Xenia-Cannes 2014: Interview with the director Panos X. Koutras and the two leading actors

Xenia-Cannes 2014: Interview with the director Panos X. Koutras and the two leading actors

On the 7th day of the 67th festival of Cannes Jannis Patlakas and Maro Kakosimou discussed with the director of the film “Xenia”, Panos X. Koutras and the two young leading actors Nikos Gelia and Costas Nikouli. We had a conversation about the movie and the treated issues, such as racism, xenophobia, homophobia. Problems that thousands of people in Greece deal with everyday. We also talked about humor’s impact on difficult situations, as well as about the financial problems that followed ERT’s closure.

Yannis: Odysseas (Nikos Gelia) at some part of the movie says that he feels that the whole world is his home while his Ukrainian friend answers him that there is no place she feels like home.

Nikos Gelia: No, she says “We will feel strangers everywhere” and I answer “Or we will feel everywhere like home”.

Panos Koutras: This dialogue is important. I think that, at least for me, it’s one of the key-phrases of the film. It’s a philosophy of life: everyone belongs where he chooses to belong and no one can forbid that.

Yannis: So you rather see yourself as a Greek person or as a “citizen of the world”?

Panos Koutras: It’s not about what you see. It’s about everyone’s right to be able to state  whatever he wants as his country and his nationality.

Nikos Gelia: As long as it’s not a matter of initial identities or facts entered by someone other than the person itself. The choice is on the person.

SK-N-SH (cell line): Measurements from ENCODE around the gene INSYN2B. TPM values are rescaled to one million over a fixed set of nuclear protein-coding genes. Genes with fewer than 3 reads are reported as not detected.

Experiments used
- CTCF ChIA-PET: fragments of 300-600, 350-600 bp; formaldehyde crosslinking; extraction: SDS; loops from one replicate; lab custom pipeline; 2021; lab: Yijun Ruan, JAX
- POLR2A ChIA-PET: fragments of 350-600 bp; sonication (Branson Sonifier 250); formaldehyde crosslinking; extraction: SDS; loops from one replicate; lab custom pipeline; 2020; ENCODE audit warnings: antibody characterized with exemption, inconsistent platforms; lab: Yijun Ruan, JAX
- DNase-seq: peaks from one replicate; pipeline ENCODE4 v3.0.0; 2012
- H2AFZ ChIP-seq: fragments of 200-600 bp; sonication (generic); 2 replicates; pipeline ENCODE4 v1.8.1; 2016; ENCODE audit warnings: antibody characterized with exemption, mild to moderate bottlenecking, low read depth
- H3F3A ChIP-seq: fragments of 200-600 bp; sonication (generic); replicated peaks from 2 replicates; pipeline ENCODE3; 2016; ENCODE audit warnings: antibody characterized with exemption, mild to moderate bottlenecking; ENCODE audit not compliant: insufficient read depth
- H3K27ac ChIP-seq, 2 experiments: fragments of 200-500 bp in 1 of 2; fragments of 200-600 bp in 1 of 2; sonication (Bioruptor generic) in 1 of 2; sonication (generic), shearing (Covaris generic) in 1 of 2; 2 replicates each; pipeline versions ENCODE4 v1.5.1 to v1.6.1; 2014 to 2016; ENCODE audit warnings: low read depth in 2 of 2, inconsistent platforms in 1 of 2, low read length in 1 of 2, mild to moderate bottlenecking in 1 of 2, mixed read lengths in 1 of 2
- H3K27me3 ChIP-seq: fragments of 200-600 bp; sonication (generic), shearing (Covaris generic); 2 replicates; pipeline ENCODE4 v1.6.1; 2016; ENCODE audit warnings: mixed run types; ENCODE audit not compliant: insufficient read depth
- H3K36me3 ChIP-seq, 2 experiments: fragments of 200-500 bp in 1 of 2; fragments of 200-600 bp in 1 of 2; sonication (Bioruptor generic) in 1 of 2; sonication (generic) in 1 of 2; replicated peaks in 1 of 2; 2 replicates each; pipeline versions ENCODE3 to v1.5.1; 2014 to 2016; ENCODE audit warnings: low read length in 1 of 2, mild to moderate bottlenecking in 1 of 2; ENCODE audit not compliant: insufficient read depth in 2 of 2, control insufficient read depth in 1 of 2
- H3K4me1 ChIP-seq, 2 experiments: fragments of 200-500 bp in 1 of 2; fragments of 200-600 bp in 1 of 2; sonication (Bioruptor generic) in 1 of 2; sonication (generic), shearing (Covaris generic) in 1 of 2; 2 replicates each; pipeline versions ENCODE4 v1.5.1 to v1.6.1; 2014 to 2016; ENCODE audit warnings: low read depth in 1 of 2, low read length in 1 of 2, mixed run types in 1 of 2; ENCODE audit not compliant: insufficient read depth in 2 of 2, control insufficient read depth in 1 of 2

Panos Koutras: Especially when you are born, when you’ve grown up in a country that denies that right from you. That’s scandalous.

Yannis: We all have in our minds examples of people who, just like the film’s heroes, have grown up in Greece and, however, don’t have the right on Greek citizenship. They keep applying for that and they just wait. Mr Koutras these years Greek cinema treats really often family issues. Kinodontas (Dogtooth), Miss Violence, Xenia.

Panos Koutras: Others before them too. My films are all related to family since Moussaka (The Attack of the Giant Moussaka, 1999).

Yannis: Do you believe that the reason for that is the fact that nowadays the Greek family deals with a crisis?

Panos Koutras: Family is one of the classic topics in the whole field of literature or cinema, I don’t think we are inventing the wheel. I mean it’s a classic topic but clearly family in Greece, just like in other Mediterranean countries, has a bigger importance than in other countries. So it is reasonable that when you want to talk about a situation, you approach it through the family topic. I think that it has always been used as a topic.